The search for a stolen “bait” car — an old, gold Honda Accord owned by local law enforcement — took officers to a home on a rural road on the Yakama Indian Reservation, where tensions have simmered for years over who gets to oversee a criminal case.
For decades, an especially complex landscape of law enforcement boundaries on many reservations has vexed tribal, state and local officers in situations like this, leaving some to puzzle — and sometimes argue in the middle of an investigation — over which agency can arrest whom.
Outside the home in the agricultural patch of south-central Washington, one of those arguments among officers began to unfold one afternoon in September 2018, provoking a dispute that had been entangled in federal courts until a court ruling this week.
A police officer from Toppenish — a town within the boundaries of the Yakama Nation but with plots of land not entirely within its jurisdiction — sought a search warrant for the home. But a tribal officer who responded to a request for backup arrived and objected.
There wasn’t enough reason to obtain a search warrant, the tribal officer wrote later. And even if there were, only tribal police had the authority to enter the home, since it was owned by a tribal member.
The Toppenish officer disagreed and got a warrant from a Yakima County Superior Court judge — a move that spurred the tribe to file a lawsuit over reservation jurisdictions.
This week, the Ninth Circuit Court of Appeals sided with the Toppenish police, Yakima County prosecuting attorney and state authorities against the tribe in a decision that could carry heavy consequences for policing on the Yakama Nation, and perhaps other reservations in the western U.S. within the appeals court’s sprawling region.
The central dispute: Do tribal officers, or those working for a law enforcement agency that operates under state law oversee an investigation on reservation land if nontribal people are involved — whether as a suspect or a victim?
It’s a question that has arisen time and again for tribes, especially those in the handful of states like Washington that assumed authority in the 1950s and 1960s over many cases once handled by federal or tribal officials.
As challenging as it is for officers, it is especially problematic for citizens in times of crisis or other emergencies, Yakama Nation police Lt. Jeff Chumley said earlier this year. “It also makes it very difficult for our people, our citizens, to have a clear view of who has jurisdiction,” he said in January.
A Seattle Times report in February outlined concerns of residents and tribal leaders about the fractured system and questions about authority. Amid confusion and disagreements over jurisdiction, for example, the Washington State Patrol (WSP) suspended its patrols in April 2016 on more than 50 miles of Highway 97 and other routes through the reservation, citing liability concerns.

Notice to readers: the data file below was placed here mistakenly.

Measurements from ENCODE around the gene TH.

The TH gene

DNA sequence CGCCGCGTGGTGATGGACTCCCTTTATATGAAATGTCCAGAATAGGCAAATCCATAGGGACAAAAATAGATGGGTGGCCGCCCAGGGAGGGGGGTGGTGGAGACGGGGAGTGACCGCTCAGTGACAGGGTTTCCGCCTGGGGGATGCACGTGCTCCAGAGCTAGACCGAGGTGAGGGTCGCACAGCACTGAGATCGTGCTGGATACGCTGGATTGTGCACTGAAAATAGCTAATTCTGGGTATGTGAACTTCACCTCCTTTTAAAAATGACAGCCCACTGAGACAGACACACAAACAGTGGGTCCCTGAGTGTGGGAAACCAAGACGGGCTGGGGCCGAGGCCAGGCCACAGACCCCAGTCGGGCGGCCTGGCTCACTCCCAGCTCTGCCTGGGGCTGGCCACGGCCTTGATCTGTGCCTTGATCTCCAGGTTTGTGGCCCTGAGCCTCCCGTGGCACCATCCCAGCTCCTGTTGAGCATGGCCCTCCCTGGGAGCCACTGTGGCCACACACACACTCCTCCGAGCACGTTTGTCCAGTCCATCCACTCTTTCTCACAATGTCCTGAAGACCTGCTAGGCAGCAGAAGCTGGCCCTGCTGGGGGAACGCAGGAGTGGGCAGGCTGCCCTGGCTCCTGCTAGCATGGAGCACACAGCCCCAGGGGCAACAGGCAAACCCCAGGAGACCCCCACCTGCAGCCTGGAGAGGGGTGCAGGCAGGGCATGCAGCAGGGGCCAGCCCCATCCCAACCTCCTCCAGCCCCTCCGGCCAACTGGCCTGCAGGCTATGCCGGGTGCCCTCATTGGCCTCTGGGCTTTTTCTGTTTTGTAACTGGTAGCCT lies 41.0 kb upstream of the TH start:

The WSP still has not resumed those patrols but will soon after receiving special certifications just last week from the federal Bureau of Indian Affairs for policing on the reservation, according to a WSP spokesman.
On the Yakama Nation, the mix of law enforcement authorities and laws mean an emergency call from one property is the responsibility of the sheriff or local police, while another nearby is handled by tribal police or federal authorities, depending on the seriousness of the crime and whether the victim and suspect are Native American.
“Nowhere else in the United States do we have this patchwork of jurisdiction,” said Tim Purdon, who oversaw criminal cases in Indian Country as a former U.S. attorney in North Dakota under the Obama administration. “These added hurdles to investigation of violent crimes; they only result in less safe communities. That’s not at all a good situation.”
For the Yakama, the decision is a major setback in their attempt to assert more authority, which tribal leaders have pushed for years to regain, especially when their own people are involved.
They argue that, under a proclamation Gov. Jay Inslee issued in 2014, the state had largely given up its authority over cases where a tribal member is a party, whether as a suspect or victim.
“Unfortunately that intent was not upheld,” said Delano Saluskin, chairman of the Yakama Nation Tribal Council, in a written statement. “We are disappointed with the decision.”
Inslee, however, said that his intent had not been to give up jurisdiction in cases involving people who are not tribal members.
The tribe’s position put it at odds with the state, county prosecutor and local police departments for the towns, like Toppenish, that dot their reservation, even as the area has seen a recent crime wave, including the killings of five people in White Swan in June 2019.
In his opinion, Judge Ryan D. Nelson wrote for the court that the state has jurisdiction over crimes on the reservation when a person who is not Native American is either a suspect or the victim.
Much of Nelson’s opinion focused on the intent of Inslee’s original proclamation.
In the case of the bait car investigation, the people under investigation were Native American, according to police reports. The “victim” was actually local police who borrowed the bait car from the sheriff to use in their investigation into an uptick in vehicle thefts.
According to a Toppenish police report, a woman who was a passenger in the 1997 Honda Accord and a tribal member was taken to the police station for questioning. The police had been seeking other suspects and wanted to know whether the property was serving as a “chop shop,” or a place where stolen vehicles are stripped for parts and sold.
Officers found six key fobs for cars, and IDs and credit cards believed to belong to people whose cars had been broken into, Toppenish police said.
The Toppenish police chief did not respond to a phone message left with his office seeking comment.